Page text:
Considering Wilson Fisk used to be Marvel’s Kingpin of crime, he’s a pretty nice guy here. While you can use a lot of words to describe this character, “nice” has rarely been one of them.

But if you ask Wilson, he’s a man who has paid his debt to society, and is on a new path. Journalist Sarah Dewey is, to say the least, skeptical. Fisk nevertheless chooses her to write his biography, and spends most of the issue trying to win her over. But as one might suspect, things aren’t quite what they seem…

Take a moment and type “Kingpin, Marvel” into Google Image. What’s what thing he’s not doing in any of those pics? Smiling. The Kingpin doesn’t smile. At least not in a genuine, happy sort of way. But he does in Kingpin #1, and it catches you off guard. You’re expecting a grim and sadistic brute. Instead we get this warm and gentle teddy bear.

kingpin #1, 2017, Wayne DyerOur “gateway” character is Sarah, who Fisk seems to have an interest in based on her writing. There’s a purity to that which is almost heartbreaking. He’s also unwaveringly kind, even if that kindness is rather awkward at times. It’s a stark contrast to this cynical, down-on-her-luck journalist who, despite the quality of her work, is struggling to keep her head above water. You end up hoping this warmth he’s showing to her is sincere, and not some sort of ploy.

If your Google machine is still open, type in the name Wayne Dyer. He was a self-help author and motivational speaker who often appeared on PBS. At times, be Kingpin that Ben Torres gives us looks quite a bit like Dyer. Case in point, the bottom image on the page at right. Maybe that’s why he’s so happy. He read Change Your Thoughts, Change Your Life.

Torres handles the pencils and inks for this issue. I’m not very familiar with his work. But he’s a tremendous fit for this part of the Marvel Universe. As he goes in heavy on the inks, you can see some Frank Miller on this pages, and a little bit of John Romita Jr. There’s even some Eduardo Risso. The mood is precisely what it should be: This is a place where hope is in short supply. We’re now finding hope in the most unlikely of individuals. And even that is likely smoke and mirrors.

I can’t say I have a tremendous desire to come back for more Kingpin. Let’s be honest: We know how this story ends. The only real question is whether Sarah Dewey makes it out okay. But as for Fisk, it’s only a matter of time before the Kingpin is back on his throne.

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A Justice League of America: Rebirth #1 Review – What’s Our Motivation?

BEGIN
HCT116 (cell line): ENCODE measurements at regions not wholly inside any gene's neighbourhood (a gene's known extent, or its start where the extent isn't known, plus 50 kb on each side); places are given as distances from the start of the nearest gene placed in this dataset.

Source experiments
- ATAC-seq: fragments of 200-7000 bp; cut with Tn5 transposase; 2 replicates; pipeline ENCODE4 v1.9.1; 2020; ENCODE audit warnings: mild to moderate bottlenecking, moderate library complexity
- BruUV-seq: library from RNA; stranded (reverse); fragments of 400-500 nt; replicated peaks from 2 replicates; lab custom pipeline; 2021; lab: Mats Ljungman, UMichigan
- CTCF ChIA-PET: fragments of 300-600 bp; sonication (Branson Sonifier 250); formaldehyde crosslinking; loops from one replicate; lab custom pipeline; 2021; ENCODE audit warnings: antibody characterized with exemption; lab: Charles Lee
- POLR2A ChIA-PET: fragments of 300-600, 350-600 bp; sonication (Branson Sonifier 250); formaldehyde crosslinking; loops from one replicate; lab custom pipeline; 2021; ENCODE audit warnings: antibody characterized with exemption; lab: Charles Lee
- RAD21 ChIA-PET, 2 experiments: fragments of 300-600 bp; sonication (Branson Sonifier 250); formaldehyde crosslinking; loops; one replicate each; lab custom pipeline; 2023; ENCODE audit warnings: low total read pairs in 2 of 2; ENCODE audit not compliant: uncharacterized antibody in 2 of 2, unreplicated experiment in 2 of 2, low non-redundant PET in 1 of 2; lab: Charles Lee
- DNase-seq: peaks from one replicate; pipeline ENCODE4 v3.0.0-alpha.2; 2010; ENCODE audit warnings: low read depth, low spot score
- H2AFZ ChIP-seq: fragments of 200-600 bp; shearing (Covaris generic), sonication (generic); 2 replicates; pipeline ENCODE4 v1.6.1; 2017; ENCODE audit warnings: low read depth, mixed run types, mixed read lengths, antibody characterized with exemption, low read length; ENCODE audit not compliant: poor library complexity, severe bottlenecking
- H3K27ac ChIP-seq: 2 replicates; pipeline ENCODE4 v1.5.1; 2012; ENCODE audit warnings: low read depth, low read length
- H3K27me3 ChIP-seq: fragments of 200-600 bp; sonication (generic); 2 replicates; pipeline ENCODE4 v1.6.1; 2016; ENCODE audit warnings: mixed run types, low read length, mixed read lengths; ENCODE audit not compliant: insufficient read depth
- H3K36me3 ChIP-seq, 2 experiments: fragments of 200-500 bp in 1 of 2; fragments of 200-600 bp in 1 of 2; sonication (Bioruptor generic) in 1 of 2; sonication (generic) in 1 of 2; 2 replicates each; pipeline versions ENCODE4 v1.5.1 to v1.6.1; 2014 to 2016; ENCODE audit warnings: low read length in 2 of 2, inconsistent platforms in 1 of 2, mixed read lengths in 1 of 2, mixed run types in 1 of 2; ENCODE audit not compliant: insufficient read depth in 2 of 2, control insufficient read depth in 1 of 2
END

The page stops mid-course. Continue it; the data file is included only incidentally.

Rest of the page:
Justice League of America: Rebirth #1, 2017, Ivan ReisTITLE: Justice League of America #1
AUTHOR: Steve Orlando
PENCILLER: Ivan Reis
PUBLISHER: DC Comics
PRICE: $2.99
RELEASED: February 8, 2016

By Rob Siebert
Editor, Fanboy Wonder

This book is a little confusing. Historically, when DC has put out an alternate Justice League title, the group typically has a distinct mission or commonality that separates it from the traditional League. For instance, Justice League Dark had an obvious paranormal theme. The 2012 Justice League of America book was about the team serving America’s interests.

This new Justice League of America title is either about giving people “mortal” heroes they can relate to, or giving its team members a chance at a fresh start. Maybe both. The problem is neither of those concepts are sufficiently fleshed out to the point that they make sense. So there’s not enough there to get us invested in our heroes and make us care.

After the events of Justice League vs. Suicide Squad, Batman has recruited former Squad members Killer Frost and Lobo to be part of a new incarnation of the Justice League. He also recruits Black Canary, Vixen, the Ray, and Ryan Choi (protege of the Atom, Ray Palmer). He sets the team up at the Justice League’s original base at Happy Harbor. That’s about it in terms of what this issue gives us. Granted, that’s assuming you haven’t read any of the character one-shots that have come out. But there’s no looming threat, villain, or indicator of what the plot might be going forward. We get a Geoff Johns style page at the end that previews stories to come, but it’s nothing specific. That’s not to say the first issue of every team book needs such things. But without them, this one feels flat.